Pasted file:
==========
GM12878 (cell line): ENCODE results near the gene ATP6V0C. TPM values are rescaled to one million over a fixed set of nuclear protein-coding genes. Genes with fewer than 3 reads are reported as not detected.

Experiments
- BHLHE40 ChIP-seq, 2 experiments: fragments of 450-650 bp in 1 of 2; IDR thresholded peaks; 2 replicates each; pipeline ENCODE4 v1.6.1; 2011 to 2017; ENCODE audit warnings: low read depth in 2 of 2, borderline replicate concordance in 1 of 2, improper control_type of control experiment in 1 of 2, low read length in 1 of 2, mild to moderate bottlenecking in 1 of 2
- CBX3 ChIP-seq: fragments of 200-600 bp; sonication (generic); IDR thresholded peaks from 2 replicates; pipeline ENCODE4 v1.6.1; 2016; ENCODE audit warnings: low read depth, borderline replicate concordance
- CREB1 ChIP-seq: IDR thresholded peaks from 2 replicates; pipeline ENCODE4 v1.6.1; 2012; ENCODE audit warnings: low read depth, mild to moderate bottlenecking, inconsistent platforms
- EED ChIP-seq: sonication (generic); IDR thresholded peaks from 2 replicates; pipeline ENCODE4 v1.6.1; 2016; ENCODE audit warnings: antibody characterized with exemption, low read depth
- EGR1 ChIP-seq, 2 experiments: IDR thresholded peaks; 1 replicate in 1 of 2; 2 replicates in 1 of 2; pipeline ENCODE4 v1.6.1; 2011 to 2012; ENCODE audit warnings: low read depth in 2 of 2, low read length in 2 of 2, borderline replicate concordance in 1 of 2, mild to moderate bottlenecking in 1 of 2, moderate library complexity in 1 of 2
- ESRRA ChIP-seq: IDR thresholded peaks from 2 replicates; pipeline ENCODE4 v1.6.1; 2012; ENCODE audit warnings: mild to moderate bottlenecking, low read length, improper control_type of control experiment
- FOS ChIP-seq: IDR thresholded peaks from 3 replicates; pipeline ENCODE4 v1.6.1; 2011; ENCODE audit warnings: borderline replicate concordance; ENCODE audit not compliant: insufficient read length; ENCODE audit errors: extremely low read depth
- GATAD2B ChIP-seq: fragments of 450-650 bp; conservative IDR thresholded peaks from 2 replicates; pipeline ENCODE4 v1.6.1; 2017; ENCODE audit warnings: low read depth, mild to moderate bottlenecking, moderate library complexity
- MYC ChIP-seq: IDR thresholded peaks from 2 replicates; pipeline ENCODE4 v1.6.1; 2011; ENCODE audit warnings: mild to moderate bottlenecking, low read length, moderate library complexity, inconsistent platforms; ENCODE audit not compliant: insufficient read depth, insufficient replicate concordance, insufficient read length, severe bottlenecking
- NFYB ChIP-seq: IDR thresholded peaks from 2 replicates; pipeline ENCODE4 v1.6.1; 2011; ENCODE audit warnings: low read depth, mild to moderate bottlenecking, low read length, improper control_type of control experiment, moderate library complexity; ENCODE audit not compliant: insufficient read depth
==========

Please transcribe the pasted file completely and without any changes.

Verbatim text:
GM12878 (cell line): ENCODE results near the gene ATP6V0C. TPM values are rescaled to one million over a fixed set of nuclear protein-coding genes. Genes with fewer than 3 reads are reported as not detected.

Experiments
- BHLHE40 ChIP-seq, 2 experiments: fragments of 450-650 bp in 1 of 2; IDR thresholded peaks; 2 replicates each; pipeline ENCODE4 v1.6.1; 2011 to 2017; ENCODE audit warnings: low read depth in 2 of 2, borderline replicate concordance in 1 of 2, improper control_type of control experiment in 1 of 2, low read length in 1 of 2, mild to moderate bottlenecking in 1 of 2
- CBX3 ChIP-seq: fragments of 200-600 bp; sonication (generic); IDR thresholded peaks from 2 replicates; pipeline ENCODE4 v1.6.1; 2016; ENCODE audit warnings: low read depth, borderline replicate concordance
- CREB1 ChIP-seq: IDR thresholded peaks from 2 replicates; pipeline ENCODE4 v1.6.1; 2012; ENCODE audit warnings: low read depth, mild to moderate bottlenecking, inconsistent platforms
- EED ChIP-seq: sonication (generic); IDR thresholded peaks from 2 replicates; pipeline ENCODE4 v1.6.1; 2016; ENCODE audit warnings: antibody characterized with exemption, low read depth
- EGR1 ChIP-seq, 2 experiments: IDR thresholded peaks; 1 replicate in 1 of 2; 2 replicates in 1 of 2; pipeline ENCODE4 v1.6.1; 2011 to 2012; ENCODE audit warnings: low read depth in 2 of 2, low read length in 2 of 2, borderline replicate concordance in 1 of 2, mild to moderate bottlenecking in 1 of 2, moderate library complexity in 1 of 2
- ESRRA ChIP-seq: IDR thresholded peaks from 2 replicates; pipeline ENCODE4 v1.6.1; 2012; ENCODE audit warnings: mild to moderate bottlenecking, low read length, improper control_type of control experiment
- FOS ChIP-seq: IDR thresholded peaks from 3 replicates; pipeline ENCODE4 v1.6.1; 2011; ENCODE audit warnings: borderline replicate concordance; ENCODE audit not compliant: insufficient read length; ENCODE audit errors: extremely low read depth
- GATAD2B ChIP-seq: fragments of 450-650 bp; conservative IDR thresholded peaks from 2 replicates; pipeline ENCODE4 v1.6.1; 2017; ENCODE audit warnings: low read depth, mild to moderate bottlenecking, moderate library complexity
- MYC ChIP-seq: IDR thresholded peaks from 2 replicates; pipeline ENCODE4 v1.6.1; 2011; ENCODE audit warnings: mild to moderate bottlenecking, low read length, moderate library complexity, inconsistent platforms; ENCODE audit not compliant: insufficient read depth, insufficient replicate concordance, insufficient read length, severe bottlenecking
- NFYB ChIP-seq: IDR thresholded peaks from 2 replicates; pipeline ENCODE4 v1.6.1; 2011; ENCODE audit warnings: low read depth, mild to moderate bottlenecking, low read length, improper control_type of control experiment, moderate library complexity; ENCODE audit not compliant: insufficient read depth